Syndie Knocks Kids Off Block

May 30, 2005  •  Post A Comment

Kids WB!, the last daily afternoon broadcast block aimed at children, will be replaced in January 2006 by two hours of syndicated shows aimed at a more grown-up audience.

The WB Network is dropping its Monday-through-Friday children’s block, which airs on about 200 stations, while beefing up kids programming on Saturday morning. The children’s block, launched a decade ago, currently airs from 3-5 p.m. It is being replaced by a WB-branded block of syndicated programming, which may eventually include first-run syndicated fare, all designed to appeal to the network’s target demographic of 18- to 49-year-olds. The change is also expected to provide a better audience flow for the network and affiliates and a powerful new promotional vehicle for the network’s prime-time programming.

The change is an admission that most youngsters-and advertisers-now turn to cable channels such as Nickelodeon, Disney Channel and Cartoon Network in the afternoon, not to the broadcast networks. Both Fox and Disney have dropped their weekday afternoon broadcast programming for children.

“You could see this train coming down the track,” said Garth Ancier, chairman of The WB Network. “The 24/7 [cable] networks dedicated to kids [have] become a destination for a generation of kids. They no longer turn to broadcast stations that might be running adult programming all day and then run adult programming after this.”

On Saturday mornings The WB will increase its children’s programming by one hour, for a total of five hours. No layoffs are anticipated due to the changes. Both The WB and Cartoon Network will sell the expanded inventory of ad time, as they had been doing for the daily block.

“Saturday morning makes more sense because all of the networks, by and large, do programs for kids on that morning,” Mr. Ancier said. “So in that daypart, kids do know to turn to broadcast television. It’s sort of prime time for kids.”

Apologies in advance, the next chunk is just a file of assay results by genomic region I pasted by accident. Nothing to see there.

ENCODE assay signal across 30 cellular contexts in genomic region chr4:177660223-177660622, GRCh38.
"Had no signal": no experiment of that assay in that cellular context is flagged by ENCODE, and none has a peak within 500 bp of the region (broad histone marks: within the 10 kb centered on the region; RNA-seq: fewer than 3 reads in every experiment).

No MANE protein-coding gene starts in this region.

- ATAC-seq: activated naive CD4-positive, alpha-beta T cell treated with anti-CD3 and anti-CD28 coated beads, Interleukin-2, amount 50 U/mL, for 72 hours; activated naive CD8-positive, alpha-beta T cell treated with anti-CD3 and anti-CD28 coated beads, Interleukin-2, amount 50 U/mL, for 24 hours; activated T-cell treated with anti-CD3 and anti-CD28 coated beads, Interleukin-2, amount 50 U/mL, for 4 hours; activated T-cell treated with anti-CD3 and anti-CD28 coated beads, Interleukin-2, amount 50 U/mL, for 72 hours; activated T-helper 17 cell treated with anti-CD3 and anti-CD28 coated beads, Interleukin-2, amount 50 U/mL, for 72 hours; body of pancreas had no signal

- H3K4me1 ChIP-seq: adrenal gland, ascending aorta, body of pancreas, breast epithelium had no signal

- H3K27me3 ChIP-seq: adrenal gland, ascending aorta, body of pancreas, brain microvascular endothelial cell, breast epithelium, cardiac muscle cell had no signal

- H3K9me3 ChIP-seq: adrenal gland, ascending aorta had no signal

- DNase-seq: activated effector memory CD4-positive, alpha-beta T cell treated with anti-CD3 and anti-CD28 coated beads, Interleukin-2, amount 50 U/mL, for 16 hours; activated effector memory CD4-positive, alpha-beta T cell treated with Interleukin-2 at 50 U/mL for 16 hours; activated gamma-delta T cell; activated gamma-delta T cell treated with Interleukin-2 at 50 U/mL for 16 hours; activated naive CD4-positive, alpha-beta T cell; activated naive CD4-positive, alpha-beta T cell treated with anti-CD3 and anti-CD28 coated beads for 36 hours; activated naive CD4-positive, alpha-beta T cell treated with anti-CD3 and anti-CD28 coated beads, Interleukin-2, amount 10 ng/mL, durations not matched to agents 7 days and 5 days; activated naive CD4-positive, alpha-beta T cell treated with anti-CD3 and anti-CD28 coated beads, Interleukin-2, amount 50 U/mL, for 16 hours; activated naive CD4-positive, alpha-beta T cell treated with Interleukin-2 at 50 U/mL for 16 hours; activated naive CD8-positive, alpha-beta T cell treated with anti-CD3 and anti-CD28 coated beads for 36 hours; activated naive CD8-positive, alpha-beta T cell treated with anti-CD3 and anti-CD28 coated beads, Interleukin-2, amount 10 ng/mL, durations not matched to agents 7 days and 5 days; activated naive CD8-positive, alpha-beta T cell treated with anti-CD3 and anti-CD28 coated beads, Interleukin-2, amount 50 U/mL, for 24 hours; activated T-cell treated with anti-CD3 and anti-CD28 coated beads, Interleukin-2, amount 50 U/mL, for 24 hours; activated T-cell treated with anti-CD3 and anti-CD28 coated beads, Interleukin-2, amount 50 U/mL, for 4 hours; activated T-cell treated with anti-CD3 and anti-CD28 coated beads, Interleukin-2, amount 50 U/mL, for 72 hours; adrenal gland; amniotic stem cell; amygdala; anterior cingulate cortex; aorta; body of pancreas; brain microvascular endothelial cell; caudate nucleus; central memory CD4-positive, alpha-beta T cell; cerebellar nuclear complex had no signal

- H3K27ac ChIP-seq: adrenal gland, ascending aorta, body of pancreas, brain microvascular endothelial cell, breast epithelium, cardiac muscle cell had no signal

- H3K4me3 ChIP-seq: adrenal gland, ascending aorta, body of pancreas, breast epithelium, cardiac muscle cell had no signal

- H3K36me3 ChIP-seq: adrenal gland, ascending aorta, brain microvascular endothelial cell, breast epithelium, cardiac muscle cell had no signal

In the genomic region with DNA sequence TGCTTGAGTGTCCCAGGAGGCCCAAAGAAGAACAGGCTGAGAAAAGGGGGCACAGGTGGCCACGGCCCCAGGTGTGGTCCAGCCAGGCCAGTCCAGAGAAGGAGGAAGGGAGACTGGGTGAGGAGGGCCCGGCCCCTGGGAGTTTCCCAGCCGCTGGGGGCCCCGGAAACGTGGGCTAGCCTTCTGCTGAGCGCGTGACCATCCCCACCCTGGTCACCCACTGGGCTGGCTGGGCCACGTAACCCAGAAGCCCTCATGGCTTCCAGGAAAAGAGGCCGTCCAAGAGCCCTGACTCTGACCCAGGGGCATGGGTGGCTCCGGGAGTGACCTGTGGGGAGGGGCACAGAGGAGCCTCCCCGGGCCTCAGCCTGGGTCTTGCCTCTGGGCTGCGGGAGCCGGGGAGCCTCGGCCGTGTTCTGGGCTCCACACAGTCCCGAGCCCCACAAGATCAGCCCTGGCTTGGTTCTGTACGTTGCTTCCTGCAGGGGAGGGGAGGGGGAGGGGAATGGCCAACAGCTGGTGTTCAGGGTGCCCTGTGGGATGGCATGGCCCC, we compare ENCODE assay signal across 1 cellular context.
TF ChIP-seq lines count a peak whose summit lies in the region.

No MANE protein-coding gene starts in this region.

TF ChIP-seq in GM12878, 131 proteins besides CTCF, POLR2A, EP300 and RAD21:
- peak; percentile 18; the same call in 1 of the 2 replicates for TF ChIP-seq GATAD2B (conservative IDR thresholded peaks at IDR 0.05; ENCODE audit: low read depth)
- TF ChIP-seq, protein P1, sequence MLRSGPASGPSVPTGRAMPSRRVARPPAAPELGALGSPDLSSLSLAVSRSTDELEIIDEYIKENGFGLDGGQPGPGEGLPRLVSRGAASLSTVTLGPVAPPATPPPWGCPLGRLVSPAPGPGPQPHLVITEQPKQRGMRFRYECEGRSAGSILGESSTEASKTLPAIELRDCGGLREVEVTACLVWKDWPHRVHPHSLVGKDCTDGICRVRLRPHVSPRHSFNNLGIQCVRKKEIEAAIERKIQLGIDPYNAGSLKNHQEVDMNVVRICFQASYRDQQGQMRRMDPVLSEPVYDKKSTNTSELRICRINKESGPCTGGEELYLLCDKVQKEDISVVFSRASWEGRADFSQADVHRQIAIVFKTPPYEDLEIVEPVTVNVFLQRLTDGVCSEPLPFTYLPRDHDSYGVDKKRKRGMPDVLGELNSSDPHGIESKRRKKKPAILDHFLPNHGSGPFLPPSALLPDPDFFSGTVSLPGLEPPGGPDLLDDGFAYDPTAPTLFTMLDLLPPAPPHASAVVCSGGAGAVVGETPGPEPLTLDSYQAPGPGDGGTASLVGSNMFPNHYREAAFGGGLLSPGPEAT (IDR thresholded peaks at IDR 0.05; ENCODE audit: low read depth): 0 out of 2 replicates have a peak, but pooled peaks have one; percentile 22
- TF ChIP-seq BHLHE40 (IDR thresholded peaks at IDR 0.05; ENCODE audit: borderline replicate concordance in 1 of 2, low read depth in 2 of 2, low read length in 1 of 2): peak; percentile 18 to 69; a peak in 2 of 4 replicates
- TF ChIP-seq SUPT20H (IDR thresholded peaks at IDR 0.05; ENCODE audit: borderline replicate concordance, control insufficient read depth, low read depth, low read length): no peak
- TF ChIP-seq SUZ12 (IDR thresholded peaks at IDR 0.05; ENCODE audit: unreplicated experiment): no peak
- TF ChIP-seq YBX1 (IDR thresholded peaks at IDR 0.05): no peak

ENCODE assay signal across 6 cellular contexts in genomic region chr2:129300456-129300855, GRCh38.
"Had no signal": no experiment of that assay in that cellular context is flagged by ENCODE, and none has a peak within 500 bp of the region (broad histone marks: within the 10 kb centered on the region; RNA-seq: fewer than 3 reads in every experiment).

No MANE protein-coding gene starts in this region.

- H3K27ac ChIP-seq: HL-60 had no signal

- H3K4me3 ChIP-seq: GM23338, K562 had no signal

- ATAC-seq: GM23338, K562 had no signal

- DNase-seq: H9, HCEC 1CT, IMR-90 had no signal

The change is not really a ratings issue. In every sweeps period for the past five years, according to The WB, it has been No. 1 with children afternoons and Saturday mornings. During the May sweeps, for instance, Kids WB! was the top network among kids 2 to 11, boys 6 to 11 and tweens 9 to 14. Its hit shows include “Pokemon” and “Yu-Gi-Oh!”

Though Fox and Disney returned the time to affiliates when they dropped broadcast programming for kids, The WB is keeping it. However, the change is expected to provide increased revenues for local stations who have been having a difficult time selling local advertising aimed at children, even though The WB had done fairly well with national advertisers.

The dollar volume of children’s advertising on broadcast has been in steady decline for several years, while it has grown on cable. In each hour The WB is expected to have eight minutes to sell over two hours and local stations five minutes.

This change “will dramatically increase the stations’ revenue out of that block,” said Bill Butler, VP of group programming and promotions for the Sinclair Broadcast Group, which owns 19 WB affiliates.

The switch “will help the network by making the stations stronger and hopefully providing a revenue source that will replace that kids profitability as well as broadening the brand and creating a new promotional platform,” said Marc Schacher, programming and development for Tribune Broadcasting, which has a 22 percent equity stake in The WB and brings 19 stations to the partnership.

The change also will provide a better audience flow for the affiliates which should boost their own syndicated programming during early fringe and access (between 5 p.m. and 8 p.m., when The WB Network shows come on). Coming out of the children’s block, there was essentially no audience flow for the more adult shows.

“I’ve been for it for a long time,” said Doug Gealy, president and chief operating officer of Acme Communications, which has eight WB affiliates. “It really was a very unprofitable block for the stations.”